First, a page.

What is the relationship between liberalism and the nation? Does liberalism threaten the very existence of the nation? Can liberalism have a future without the nation, without a definite and limited political form? Do we have to choose between being liberal and being national or political? And how has our changing understanding of the natural world and man’s place in it — from natural theology to modern, mechanistic science — changed personhood and politics?
From the beginning, liberalism and political devotion have, of course, been in tension. The nation — or nation-state — is the modern form of the polis or political community. The polis came into existence when human loyalty ceased to be wholly personal or despotic. Loyalty shifted away from the personal rule of the despot to the way of life — the system of justice — of the place. Personal loyalty is fundamentally nomadic; it travels with the despot. Political loyalty is to a community occupying a particular territory.
The polis or nation inspires and depends upon political loyalty. The citizen, strictly speaking, finds his identity as a part of a political whole. He is formed by the process of “political socialization” of a particular polis. The citizen exists to serve the cause of his country — a reality much bigger and greater than himself. The virtue of the citizen is loyalty — even unquestioning loyalty.
Liberalism has its origins in opposition to that comprehensive understanding of citizenship. Each particular human being — the person — is not part of a political whole. The person himself is a whole, with personal responsibility and a personal destiny. A person can also be a citizen, of course, but being a citizen expresses only part — and not the highest part — of his being. He has the freedom to form or integrate himself according to what he can see for himself about who he is, both in terms of his capabilities and limitations and about what and whom he knows and loves.
Liberalism begins on a big scale with Christianity. St. Augustine, for instance, criticized the theologies of ancient Greece and Rome from a liberal view. Civil theology involved the polytheistic gods of Athens and Rome, who existed to give divine sanction to the polis’s view of justice and to the loyalty of citizens. This civil theology, Augustine explains, does not give people the security for which they long: the city, so to speak, does not care about you the way you care about the city; there is no political recognition of your unique and irreplaceable being as a particular person.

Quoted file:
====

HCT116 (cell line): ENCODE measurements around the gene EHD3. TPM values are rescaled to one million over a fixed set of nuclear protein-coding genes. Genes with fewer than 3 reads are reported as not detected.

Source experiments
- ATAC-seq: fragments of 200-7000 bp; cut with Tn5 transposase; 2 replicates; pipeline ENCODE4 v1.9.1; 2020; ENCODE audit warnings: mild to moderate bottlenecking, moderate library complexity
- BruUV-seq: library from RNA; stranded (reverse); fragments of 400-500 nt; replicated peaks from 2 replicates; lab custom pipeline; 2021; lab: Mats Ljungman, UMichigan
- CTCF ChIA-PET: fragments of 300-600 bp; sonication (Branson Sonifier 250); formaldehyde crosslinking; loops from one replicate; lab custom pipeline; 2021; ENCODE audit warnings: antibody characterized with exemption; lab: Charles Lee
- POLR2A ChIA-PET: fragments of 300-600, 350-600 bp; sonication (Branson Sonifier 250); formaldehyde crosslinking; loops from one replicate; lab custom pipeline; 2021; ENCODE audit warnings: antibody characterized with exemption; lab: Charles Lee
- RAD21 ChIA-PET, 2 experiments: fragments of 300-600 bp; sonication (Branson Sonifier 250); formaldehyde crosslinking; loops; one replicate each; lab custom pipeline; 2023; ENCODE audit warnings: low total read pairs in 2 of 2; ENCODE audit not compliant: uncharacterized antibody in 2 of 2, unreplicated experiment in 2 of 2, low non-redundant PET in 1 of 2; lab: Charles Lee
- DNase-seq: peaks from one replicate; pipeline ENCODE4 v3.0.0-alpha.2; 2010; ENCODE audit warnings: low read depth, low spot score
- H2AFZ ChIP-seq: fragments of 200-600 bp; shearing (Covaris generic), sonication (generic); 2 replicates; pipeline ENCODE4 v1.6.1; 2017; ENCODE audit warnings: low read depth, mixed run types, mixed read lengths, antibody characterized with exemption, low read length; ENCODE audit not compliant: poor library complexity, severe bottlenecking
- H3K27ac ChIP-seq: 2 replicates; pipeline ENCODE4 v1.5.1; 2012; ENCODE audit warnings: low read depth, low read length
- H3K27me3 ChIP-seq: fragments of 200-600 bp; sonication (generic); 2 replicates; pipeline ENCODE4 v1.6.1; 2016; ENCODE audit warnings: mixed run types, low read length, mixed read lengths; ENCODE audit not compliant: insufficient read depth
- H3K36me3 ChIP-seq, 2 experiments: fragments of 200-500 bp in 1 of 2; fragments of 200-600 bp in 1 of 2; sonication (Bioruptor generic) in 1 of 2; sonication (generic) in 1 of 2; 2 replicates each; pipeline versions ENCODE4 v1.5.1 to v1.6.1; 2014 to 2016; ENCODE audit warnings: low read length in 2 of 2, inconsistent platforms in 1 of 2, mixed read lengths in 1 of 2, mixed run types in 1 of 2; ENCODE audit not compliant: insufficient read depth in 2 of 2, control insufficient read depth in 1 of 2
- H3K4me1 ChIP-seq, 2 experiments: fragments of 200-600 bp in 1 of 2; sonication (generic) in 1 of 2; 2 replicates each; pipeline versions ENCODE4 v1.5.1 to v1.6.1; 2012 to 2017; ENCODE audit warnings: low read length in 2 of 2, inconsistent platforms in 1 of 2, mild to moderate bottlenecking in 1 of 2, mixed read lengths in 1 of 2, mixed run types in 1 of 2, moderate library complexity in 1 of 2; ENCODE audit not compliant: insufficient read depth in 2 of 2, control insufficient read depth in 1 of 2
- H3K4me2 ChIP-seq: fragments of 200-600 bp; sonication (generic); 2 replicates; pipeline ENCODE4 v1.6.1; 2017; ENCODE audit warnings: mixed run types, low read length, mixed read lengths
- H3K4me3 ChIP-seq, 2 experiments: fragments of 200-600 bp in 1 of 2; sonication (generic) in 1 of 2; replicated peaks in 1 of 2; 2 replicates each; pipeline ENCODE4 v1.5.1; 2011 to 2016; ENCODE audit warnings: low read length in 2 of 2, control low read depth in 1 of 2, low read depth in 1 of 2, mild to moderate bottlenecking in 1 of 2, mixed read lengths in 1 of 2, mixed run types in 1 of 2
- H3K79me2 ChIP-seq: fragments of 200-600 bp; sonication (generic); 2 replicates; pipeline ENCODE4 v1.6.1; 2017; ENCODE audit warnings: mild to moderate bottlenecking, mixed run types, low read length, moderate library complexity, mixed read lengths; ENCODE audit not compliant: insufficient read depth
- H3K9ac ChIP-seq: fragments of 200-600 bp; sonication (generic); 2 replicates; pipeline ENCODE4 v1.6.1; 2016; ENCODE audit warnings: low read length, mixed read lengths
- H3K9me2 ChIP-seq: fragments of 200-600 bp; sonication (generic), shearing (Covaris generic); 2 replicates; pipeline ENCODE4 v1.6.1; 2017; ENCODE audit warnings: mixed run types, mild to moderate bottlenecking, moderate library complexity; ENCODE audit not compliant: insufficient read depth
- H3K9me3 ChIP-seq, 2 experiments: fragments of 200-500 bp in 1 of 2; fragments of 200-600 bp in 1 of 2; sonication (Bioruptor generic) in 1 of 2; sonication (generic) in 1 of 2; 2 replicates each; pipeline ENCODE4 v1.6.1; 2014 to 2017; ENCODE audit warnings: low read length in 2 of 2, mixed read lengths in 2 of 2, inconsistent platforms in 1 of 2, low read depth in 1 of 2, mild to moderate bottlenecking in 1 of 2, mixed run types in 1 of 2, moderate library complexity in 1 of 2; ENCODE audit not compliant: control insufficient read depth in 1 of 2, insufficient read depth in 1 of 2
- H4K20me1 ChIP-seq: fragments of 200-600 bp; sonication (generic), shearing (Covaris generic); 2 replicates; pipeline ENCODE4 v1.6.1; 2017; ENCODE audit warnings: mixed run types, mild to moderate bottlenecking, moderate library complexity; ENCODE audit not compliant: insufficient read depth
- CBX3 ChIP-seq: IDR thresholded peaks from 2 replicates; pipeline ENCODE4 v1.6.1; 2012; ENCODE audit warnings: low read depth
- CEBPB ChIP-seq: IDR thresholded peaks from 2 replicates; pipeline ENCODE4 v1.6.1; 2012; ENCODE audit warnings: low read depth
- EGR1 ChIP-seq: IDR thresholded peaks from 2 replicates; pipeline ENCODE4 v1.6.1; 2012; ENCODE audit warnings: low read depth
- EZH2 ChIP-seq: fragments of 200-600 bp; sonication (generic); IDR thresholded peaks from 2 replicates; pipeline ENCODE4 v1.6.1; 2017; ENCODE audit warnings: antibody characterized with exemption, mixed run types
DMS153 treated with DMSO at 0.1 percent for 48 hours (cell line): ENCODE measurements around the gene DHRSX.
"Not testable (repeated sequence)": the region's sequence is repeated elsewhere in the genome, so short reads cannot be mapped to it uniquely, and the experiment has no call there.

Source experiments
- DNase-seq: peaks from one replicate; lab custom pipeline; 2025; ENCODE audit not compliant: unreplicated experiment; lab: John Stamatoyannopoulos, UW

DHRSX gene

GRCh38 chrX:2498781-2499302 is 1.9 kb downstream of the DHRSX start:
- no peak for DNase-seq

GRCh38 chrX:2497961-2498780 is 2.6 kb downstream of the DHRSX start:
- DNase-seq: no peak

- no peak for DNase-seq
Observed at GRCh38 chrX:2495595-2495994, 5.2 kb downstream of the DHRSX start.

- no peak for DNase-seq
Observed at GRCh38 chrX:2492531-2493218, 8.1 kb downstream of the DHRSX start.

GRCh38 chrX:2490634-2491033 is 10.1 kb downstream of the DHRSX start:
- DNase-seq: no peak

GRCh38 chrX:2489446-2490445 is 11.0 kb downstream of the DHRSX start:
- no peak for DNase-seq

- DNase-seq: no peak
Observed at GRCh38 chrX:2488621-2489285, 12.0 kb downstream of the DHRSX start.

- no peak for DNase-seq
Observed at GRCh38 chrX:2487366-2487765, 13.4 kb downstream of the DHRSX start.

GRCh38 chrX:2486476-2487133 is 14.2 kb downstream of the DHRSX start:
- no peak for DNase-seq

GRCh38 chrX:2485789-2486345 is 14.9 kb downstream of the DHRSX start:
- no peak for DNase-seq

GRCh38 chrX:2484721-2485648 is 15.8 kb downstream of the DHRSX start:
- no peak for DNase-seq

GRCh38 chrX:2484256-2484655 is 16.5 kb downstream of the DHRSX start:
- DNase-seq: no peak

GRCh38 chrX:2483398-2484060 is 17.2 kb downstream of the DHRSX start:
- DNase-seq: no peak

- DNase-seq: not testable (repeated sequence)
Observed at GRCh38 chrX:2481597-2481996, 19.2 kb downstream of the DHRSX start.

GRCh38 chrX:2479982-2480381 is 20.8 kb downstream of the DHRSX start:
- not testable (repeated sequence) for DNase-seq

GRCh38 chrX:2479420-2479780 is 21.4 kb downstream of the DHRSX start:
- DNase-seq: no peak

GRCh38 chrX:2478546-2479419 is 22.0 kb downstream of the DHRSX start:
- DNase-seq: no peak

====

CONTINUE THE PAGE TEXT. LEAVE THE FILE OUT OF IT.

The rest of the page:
What’s more, Augustine continues, civil theology is degrading. The truth is that every human being is more than a citizen — and we are all free to be open to the truth about who we are.
St. Augustine also criticized the philosophic natural theology of the Greeks and Romans. According to natural theology, we are all part of the impersonal process of nature. Aristotle’s God, for example, is not a person but a principle. Our moral pretensions and desire for personal significance are not supported by nature. The natural theologians — philosophers and scientists — are incapable, Augustine claims, of seeing the irreplaceable existence of every particular human being. They cannot account for our desire to be more than merely biological beings — to be personally significant, to be known and loved as persons. Our irreducible personal longings — which exist in every being born with both logos and eros — point in the direction of a personal God Who knows and loves us as persons. When each of us “relates” to that God, we remain a whole person relating to a whole person.
St. Augustine says that each human being is to some extent a pilgrim in his earthly city, and he obeys the law in the spirit of an alien or captive. Deep down, the particular person does not understand himself as a citizen or think of his country as his truest home. The person is also alienated, to some extent, from nature, knowing that nature is not his truest home either. Although man knows himself as a who, to both nature and the polis he is only a what.